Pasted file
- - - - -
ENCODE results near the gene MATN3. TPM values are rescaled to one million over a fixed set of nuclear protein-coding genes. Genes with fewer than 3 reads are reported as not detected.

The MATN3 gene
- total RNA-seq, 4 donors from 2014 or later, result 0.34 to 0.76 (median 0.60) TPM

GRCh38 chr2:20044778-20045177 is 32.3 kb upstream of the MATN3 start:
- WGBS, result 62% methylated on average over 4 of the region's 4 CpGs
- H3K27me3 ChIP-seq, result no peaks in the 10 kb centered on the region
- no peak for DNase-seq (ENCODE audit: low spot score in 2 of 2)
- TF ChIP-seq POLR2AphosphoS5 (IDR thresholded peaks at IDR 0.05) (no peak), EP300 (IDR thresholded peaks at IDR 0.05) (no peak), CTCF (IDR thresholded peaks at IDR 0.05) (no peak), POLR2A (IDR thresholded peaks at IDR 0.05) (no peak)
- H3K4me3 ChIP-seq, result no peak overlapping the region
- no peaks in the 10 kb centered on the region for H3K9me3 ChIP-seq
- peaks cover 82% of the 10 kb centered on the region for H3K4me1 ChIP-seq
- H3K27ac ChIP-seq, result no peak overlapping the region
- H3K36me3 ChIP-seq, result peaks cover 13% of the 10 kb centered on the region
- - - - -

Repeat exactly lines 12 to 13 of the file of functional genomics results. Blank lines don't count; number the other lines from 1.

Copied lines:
- H3K27ac ChIP-seq, result no peak overlapping the region
- H3K36me3 ChIP-seq, result peaks cover 13% of the 10 kb centered on the region